And to love him with all the heart, and with all the understanding, and with all the soul, and with all the strength, and to love his neighbor as himself, is more than all whole burnt offerings and sacrifices.
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EXPOSITORY (ENGLISH BIBLE)s more than all whole burnt offerings . . .—There is a fervour in the eloquence of the scribe’s answer which indicates the earnestness, almost the enthusiasm, of conviction. Such teaching as that of 1Samuel 15:22, Ps. 1. 8-14, Micah 6:6, had not been in vain for him.
Is more than all - Is of more importance and value.
Discreetly - Wisely, according to truth.
Not far from the kingdom of God - Thou who dost prefer the "internal" to the "external" worship of God - who hast so just a view of the requirements of the law - canst easily become a follower of me, and art almost fit to be numbered among my disciples. This shows that a proper understanding of the Old Testament, of its laws and requirements, would prepare the mind for Christianity, and suit a person at once to embrace it when presented. One system is grafted on the other, agreeably to Galatians 3:24.
And no man after that durst ask him any question - That is, no one of the scribes, the Pharisees, or the Sadducees durst ask him a question for the purpose of "tempting" him or entangling him. He had completely silenced them. It does not appear, however, but that his "disciples" dared to ask him questions for the purpose of information.See Poole on "Mark 12:29"
and with all the understanding; of his being, perfections, and works, which will serve to draw the affections to him: this clause answers to that, "with all thy mind", in Mark 12:30;
and with all the soul; with all the powers and faculties of it;
and with all the strength; a man has, or is given him; with all the vehemency and fervency of soul he is master of:
and to love his neighbour as himself; which are the two great commandments of the law:
is more than all whole burnt offerings and sacrifices; that is, more excellent in their nature, more acceptable to God, and more useful among men, than all the rituals of the ceremonial law, than any sacrifice whatever: for the two words here used, "burnt offerings and sacrifices", include all offerings; as those which were wholly consumed upon the altar, and those of which part was given to the priests; and all sin offerings, meat offerings, and peace offerings, and whatever else. This man had now at least a different sense of things, from the rest of his brethren; who placed religion chiefly in the observance of the rituals of the law, and the traditions of the elders; and neglected the duties of the moral law, respecting God and their neighbour: things which are to be preferred and attended to, before any ceremonial institutions, and especially the inventions of men. This entirely agrees with the sense of the passage in Hosea 6:6. "For I desired mercy and, not sacrifice"; that is, willed and required, that men should show mercy to one another; or that every one should love his neighbour as himself, and attend to this, rather than to the offering of any ceremonial sacrifice: this being more delightful and well-pleasing to God, than that: "and the knowledge of God"; of his unity, perfections, and glory: "more than burnt offerings"; which were entirely devoted to him: and it also agrees with the ancient sentiments of the people of God; so Samuel says to Saul, "Hath the Lord as great delight in burnt offerings and sacrifices, as in obeying the voice of the Lord? behold, to obey is better than sacrifices, and to hearken, than the fat of rams", 1 Samuel 15:22. And yet it may be observed, that there is some likeness between these things, burnt offerings and sacrifices, and the love of God and love to our neighbour; though the latter are greatly preferable to the former; true love to God being no other than the offering up of the soul, as a whole burnt offering to God, in the flames of love to him; and love to the neighbour, or doing good and communicating to him, is a sacrifice well-pleasing to God.And to love him with all the heart, and with all the understanding, and with all the soul, and with all the strength, and to love his neighbour as himself, is more than all whole burnt offerings and sacrifices.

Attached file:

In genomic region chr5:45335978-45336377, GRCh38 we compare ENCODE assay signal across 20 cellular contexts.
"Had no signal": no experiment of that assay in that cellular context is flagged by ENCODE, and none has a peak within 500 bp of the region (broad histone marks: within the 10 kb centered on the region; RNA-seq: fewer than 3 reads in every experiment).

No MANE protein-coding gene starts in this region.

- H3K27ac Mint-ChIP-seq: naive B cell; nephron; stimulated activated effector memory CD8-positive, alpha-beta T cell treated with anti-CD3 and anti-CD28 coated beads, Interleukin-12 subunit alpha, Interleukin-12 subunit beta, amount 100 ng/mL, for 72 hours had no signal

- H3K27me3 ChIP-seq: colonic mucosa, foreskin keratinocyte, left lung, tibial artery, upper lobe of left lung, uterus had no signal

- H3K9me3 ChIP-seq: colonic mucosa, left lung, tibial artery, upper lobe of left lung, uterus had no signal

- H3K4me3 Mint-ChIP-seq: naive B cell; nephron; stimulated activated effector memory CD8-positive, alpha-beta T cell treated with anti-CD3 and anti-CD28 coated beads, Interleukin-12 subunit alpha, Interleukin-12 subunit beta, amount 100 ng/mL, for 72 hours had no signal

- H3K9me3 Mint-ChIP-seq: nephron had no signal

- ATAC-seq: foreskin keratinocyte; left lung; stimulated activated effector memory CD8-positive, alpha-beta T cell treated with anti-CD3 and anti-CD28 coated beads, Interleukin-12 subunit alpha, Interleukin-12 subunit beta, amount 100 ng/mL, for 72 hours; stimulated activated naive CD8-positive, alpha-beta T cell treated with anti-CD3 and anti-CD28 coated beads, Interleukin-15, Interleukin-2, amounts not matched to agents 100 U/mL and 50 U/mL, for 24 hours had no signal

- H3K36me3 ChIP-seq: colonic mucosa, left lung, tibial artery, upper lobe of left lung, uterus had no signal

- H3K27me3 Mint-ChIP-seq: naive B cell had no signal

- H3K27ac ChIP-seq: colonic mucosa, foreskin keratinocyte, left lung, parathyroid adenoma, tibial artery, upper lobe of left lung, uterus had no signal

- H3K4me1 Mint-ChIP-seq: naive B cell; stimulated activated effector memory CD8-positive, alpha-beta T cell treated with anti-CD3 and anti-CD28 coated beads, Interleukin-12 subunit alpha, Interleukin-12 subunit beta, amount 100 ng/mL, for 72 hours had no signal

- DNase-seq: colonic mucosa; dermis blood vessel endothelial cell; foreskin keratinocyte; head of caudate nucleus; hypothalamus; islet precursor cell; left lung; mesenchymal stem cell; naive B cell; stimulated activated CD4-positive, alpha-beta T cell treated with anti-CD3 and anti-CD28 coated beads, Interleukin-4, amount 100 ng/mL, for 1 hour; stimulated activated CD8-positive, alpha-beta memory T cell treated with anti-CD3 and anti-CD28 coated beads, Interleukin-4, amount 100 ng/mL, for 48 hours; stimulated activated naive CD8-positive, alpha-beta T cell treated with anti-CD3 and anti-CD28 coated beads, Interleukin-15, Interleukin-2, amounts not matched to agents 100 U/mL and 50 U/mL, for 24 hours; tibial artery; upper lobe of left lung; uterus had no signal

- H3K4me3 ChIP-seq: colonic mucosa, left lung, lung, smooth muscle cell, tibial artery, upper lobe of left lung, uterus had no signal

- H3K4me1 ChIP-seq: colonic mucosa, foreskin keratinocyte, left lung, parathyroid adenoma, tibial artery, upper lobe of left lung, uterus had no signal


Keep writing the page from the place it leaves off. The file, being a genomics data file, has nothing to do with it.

EXEGETICAL (ORIGINAL LANGUAGES)33. burnt offerings and sacrifices] The Scribe gathers up in his reply some of the great utterances of the Prophets, which prove the superiority of love to God and man over all mere ceremonial observances. See 1 Samuel 15:22; Psalms 51; Hosea 6:6; Micah 6:6-8.Mark 12:33. Ὁλοκαυτωμάτων, whole burnt-offerings) The most noble species of sacrifices.—θυσιῶν, victims in sacrifice) of which very many commandments treat.Verse 33. - Is more (περισσότερόν) - according to the most approved reading, more - than all whole burnt offerings and sacrifices. This scribe was evidently emerging out of the bondage of ceremonial things, and perceiving the supremacy of the moral law.
A different word from that in Mark 12:30. From συνίημι, to send or bring together. Hence συνίημι is a union or bringing together of the mind with an object, and so used to denote the faculty of quick comprehension, intelligence, sagacity. Compare συνετῶν, the prudent, Matthew 11:25.
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